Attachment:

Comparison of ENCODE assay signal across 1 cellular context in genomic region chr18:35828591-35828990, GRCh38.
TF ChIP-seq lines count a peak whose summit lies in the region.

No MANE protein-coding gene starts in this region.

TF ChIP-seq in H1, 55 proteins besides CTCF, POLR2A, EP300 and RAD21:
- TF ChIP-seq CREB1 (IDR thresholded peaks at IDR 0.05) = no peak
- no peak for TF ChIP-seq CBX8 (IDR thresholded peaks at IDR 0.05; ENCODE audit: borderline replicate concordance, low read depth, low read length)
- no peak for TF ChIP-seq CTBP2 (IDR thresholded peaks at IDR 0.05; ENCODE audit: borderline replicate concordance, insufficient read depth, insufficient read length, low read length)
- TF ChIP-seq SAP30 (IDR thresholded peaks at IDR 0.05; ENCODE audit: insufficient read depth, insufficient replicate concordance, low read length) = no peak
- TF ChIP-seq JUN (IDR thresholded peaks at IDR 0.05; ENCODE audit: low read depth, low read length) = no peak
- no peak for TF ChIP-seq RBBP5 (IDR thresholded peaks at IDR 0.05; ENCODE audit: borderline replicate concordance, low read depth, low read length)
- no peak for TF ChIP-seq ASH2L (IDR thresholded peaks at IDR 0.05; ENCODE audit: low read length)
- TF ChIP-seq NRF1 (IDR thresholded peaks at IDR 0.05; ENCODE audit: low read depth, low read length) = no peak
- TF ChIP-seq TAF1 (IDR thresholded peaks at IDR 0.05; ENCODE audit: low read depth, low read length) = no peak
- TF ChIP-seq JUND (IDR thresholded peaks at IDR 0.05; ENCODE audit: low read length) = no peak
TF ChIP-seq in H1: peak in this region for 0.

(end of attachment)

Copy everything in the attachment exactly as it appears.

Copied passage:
Comparison of ENCODE assay signal across 1 cellular context in genomic region chr18:35828591-35828990, GRCh38.
TF ChIP-seq lines count a peak whose summit lies in the region.

No MANE protein-coding gene starts in this region.

TF ChIP-seq in H1, 55 proteins besides CTCF, POLR2A, EP300 and RAD21:
- TF ChIP-seq CREB1 (IDR thresholded peaks at IDR 0.05) = no peak
- no peak for TF ChIP-seq CBX8 (IDR thresholded peaks at IDR 0.05; ENCODE audit: borderline replicate concordance, low read depth, low read length)
- no peak for TF ChIP-seq CTBP2 (IDR thresholded peaks at IDR 0.05; ENCODE audit: borderline replicate concordance, insufficient read depth, insufficient read length, low read length)
- TF ChIP-seq SAP30 (IDR thresholded peaks at IDR 0.05; ENCODE audit: insufficient read depth, insufficient replicate concordance, low read length) = no peak
- TF ChIP-seq JUN (IDR thresholded peaks at IDR 0.05; ENCODE audit: low read depth, low read length) = no peak
- no peak for TF ChIP-seq RBBP5 (IDR thresholded peaks at IDR 0.05; ENCODE audit: borderline replicate concordance, low read depth, low read length)
- no peak for TF ChIP-seq ASH2L (IDR thresholded peaks at IDR 0.05; ENCODE audit: low read length)
- TF ChIP-seq NRF1 (IDR thresholded peaks at IDR 0.05; ENCODE audit: low read depth, low read length) = no peak
- TF ChIP-seq TAF1 (IDR thresholded peaks at IDR 0.05; ENCODE audit: low read depth, low read length) = no peak
- TF ChIP-seq JUND (IDR thresholded peaks at IDR 0.05; ENCODE audit: low read length) = no peak
TF ChIP-seq in H1: peak in this region for 0.